That's how I hope most people would react. It seems absurd to promote a "chameleon spirit". And yet it was submitted seriously as an idea in the lead article on the features page of the Age newspaper.

  10. I would like to know who paid for that article! It has "mercenary" written all over it--blantantly conflating culture with "branding" indeed! Although criticising such a (presumably inadvertant) piece of liberal self-satire feels a bit like beating up on a jellyfish, I can't resist highlighting the following splendid tautology:

    "Culturally diverse societies are able to adapt more successfully to rapid global changes, including increasing global population mobility"

    So cosmopolitanism is good because it adaps to cosmopolitanism. Bravo, idiots!

    Mark, I don't know how you have the stomach to trawl through such filthy waters on a regular basis!

  11. "Culturally diverse societies are able to adapt more successfully to rapid global changes, including increasing global population mobility"

    Yet the most innovative, dynamic and prosperous economies of the last several decades have been ethnically and racially homogeneous countries with almost zero immigration, such as Japan, South Korea, Denmark, Finland, Iceland, and Norway.

    The authors of the above-quoted article seem to be pushing a variant of the asinine "immigration makes a society more dynamic" argument. I believe Lawrence Auster successfully demolished this argument in Huddled Cliches. He wrote:

    Mass immigration, especially culturally diverse mass immigration, creates turmoil and disruption, but that’s not necessarily the same thing as dynamism. Was America not dynamic from the early 1920s to the mid 1960s, when immigration was low and largely restricted to Northern Europeans? Is not Japan—with no immigration at all—one of the most dynamic and confident societies on earth? Some economists predict that Japan with its cohesive and high-morale society is poised to surpass an increasingly troubled and divided United States in coming years.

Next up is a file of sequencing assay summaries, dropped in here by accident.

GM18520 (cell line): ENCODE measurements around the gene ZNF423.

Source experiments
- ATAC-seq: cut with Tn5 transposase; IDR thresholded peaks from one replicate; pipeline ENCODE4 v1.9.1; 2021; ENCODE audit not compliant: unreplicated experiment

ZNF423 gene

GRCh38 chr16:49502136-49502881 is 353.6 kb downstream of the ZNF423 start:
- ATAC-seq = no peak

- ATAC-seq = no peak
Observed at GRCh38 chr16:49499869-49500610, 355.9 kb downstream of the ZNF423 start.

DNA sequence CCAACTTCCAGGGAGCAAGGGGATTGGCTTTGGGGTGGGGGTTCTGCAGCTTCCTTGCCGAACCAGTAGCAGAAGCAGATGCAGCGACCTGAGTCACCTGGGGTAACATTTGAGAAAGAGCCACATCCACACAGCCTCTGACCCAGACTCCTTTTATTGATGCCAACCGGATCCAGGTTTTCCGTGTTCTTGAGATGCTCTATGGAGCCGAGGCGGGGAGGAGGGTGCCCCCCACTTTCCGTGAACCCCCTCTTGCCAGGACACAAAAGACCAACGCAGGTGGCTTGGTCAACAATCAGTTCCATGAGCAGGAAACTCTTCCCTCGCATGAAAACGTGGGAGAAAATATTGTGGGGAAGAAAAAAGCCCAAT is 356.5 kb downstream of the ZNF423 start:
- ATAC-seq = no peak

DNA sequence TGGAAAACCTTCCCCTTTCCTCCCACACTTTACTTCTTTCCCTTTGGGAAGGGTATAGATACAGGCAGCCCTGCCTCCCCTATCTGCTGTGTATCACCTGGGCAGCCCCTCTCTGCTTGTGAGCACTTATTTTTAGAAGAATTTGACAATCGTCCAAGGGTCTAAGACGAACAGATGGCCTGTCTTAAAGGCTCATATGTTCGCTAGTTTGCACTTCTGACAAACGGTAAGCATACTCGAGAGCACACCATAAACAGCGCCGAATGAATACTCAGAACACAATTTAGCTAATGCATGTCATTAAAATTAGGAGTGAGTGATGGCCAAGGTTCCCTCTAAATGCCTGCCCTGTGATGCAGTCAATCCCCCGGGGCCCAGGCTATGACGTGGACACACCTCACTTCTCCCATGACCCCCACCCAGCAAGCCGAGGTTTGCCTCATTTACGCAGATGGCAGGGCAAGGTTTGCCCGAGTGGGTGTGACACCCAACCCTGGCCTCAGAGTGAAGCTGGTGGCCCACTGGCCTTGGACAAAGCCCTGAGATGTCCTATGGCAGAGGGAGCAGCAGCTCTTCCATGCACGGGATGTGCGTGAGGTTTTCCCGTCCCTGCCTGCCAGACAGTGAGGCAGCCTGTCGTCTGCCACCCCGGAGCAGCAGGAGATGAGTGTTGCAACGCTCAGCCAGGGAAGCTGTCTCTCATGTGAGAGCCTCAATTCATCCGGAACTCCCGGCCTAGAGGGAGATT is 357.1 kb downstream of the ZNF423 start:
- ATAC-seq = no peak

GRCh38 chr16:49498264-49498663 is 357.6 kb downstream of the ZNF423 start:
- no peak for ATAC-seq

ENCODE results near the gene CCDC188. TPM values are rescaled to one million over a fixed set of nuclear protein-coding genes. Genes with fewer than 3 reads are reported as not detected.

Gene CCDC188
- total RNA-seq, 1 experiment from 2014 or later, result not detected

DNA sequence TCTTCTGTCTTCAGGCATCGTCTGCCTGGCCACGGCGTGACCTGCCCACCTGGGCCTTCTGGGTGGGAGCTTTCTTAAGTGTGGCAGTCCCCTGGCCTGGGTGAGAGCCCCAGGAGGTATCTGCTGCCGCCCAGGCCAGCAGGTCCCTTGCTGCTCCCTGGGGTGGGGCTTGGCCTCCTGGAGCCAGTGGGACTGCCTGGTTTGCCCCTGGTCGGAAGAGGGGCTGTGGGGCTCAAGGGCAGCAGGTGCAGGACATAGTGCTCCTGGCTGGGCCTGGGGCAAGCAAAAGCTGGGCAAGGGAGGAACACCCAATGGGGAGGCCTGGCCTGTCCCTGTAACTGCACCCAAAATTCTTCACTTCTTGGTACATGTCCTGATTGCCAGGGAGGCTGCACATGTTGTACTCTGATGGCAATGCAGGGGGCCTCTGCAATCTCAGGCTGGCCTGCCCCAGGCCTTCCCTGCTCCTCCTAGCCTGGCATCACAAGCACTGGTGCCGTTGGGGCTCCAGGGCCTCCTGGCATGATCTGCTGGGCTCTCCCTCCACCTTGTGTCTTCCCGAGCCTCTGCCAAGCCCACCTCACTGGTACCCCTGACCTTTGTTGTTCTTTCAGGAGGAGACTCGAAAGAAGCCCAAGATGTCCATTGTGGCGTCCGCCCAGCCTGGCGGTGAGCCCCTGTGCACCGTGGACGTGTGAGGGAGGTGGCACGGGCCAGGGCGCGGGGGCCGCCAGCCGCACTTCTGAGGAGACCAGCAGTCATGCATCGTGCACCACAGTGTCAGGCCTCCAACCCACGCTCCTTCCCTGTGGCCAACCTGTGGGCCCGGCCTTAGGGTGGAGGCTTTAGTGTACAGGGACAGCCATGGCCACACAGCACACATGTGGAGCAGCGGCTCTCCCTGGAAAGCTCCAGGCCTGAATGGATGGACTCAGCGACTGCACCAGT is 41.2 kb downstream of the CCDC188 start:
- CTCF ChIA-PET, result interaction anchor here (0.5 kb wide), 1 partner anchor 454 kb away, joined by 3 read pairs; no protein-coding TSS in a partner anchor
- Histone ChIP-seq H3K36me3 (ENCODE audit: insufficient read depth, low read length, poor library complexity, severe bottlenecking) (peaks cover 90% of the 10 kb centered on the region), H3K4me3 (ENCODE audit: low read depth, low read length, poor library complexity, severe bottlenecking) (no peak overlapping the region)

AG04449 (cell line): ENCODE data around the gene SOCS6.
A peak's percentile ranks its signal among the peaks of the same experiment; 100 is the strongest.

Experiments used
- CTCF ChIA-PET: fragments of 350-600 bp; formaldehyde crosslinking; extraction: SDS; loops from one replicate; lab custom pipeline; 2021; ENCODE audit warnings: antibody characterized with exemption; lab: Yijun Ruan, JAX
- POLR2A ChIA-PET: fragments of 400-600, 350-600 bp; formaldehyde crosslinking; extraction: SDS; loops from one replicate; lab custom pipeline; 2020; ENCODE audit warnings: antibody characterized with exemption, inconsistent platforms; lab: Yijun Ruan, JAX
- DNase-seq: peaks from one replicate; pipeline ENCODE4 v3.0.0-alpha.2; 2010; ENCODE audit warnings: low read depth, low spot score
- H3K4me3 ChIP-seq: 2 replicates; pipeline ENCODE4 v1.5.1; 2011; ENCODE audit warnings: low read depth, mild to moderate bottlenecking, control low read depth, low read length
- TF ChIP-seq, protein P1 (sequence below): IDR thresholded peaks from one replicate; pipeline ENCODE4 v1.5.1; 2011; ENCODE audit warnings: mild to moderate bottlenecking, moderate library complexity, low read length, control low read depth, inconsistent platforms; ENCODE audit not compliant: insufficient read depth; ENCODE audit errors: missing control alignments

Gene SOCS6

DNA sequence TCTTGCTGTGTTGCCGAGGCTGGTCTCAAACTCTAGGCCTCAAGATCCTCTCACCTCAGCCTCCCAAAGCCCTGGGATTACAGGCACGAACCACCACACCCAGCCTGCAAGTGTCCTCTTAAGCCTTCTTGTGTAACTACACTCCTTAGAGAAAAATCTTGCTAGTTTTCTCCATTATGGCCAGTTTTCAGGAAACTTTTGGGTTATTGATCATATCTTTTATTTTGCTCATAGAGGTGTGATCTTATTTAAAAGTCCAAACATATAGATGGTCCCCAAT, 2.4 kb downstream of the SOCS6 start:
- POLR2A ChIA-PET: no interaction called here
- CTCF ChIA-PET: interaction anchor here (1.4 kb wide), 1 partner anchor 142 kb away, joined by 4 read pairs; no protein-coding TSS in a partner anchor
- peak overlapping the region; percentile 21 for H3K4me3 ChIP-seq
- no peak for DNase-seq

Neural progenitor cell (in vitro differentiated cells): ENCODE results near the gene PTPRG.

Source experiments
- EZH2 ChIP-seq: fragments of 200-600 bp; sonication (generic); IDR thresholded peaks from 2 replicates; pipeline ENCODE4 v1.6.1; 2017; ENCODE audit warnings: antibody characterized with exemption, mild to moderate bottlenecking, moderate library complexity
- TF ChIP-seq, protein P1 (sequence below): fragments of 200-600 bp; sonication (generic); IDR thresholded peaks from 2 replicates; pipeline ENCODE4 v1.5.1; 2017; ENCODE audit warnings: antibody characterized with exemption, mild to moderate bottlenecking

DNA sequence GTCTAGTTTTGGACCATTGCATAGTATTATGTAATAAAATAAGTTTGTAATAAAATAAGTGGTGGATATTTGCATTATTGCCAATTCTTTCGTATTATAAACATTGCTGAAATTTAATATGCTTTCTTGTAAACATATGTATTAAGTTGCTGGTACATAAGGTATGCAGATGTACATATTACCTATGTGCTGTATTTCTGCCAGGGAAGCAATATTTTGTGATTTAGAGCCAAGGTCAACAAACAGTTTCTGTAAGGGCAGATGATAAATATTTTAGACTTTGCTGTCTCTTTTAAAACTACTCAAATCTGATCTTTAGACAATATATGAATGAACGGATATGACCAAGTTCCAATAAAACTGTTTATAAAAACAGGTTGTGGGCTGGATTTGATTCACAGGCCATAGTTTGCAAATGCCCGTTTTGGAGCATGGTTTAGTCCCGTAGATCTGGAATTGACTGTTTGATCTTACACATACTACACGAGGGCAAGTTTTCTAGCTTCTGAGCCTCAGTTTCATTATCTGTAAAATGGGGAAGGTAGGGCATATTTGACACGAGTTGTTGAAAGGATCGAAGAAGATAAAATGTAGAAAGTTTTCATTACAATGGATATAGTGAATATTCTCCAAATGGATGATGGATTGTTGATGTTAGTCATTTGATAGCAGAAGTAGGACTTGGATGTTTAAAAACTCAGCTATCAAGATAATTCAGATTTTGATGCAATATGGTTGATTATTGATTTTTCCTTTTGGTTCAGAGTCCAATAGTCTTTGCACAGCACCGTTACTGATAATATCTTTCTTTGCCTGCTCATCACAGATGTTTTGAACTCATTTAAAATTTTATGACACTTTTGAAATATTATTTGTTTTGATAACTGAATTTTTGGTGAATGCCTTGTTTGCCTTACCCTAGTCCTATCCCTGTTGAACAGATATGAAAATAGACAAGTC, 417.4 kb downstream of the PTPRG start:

Sustained vitality—as distinct from the overheated frenzy of a society that expands like a balloon until it explodes—requires demographic and cultural stability, strong self-supporting families, abiding moral traditions, and the values that lead to productive enterprise. A culturally fragmented, ethnically conflicted, demoralized, low-skilled, Third-World America won’t be dynamic. As political scientist James Kurth has pointed out, the most dynamic nations in this new century will be those that maintain their internal cultural cohesion, and thus their ability to be effective actors on the world stage. The societies that become multicultural, ceasing to be nations, will find themselves unable to act in a coherent fashion, and will join the ranks of the “acted-upon.”

    The same applies to Australia.

  12. "The UK was never colonised. Australia was. Therefore (it could be argued), that Australia has less right to impose/project a narrow view of itself as described by the comment's here."

    What utter bunk.

    No collective group of people imposes anything by way of culture - the culture is an expression of thier customs and rituals gone into tradition. Only elites impose cultures, which is what multicultural political correctness is.

  13. Just a regular commentator from Vanishing American :( :( So so sad for Oz! I love Australia and these pricks should be booted out en masse.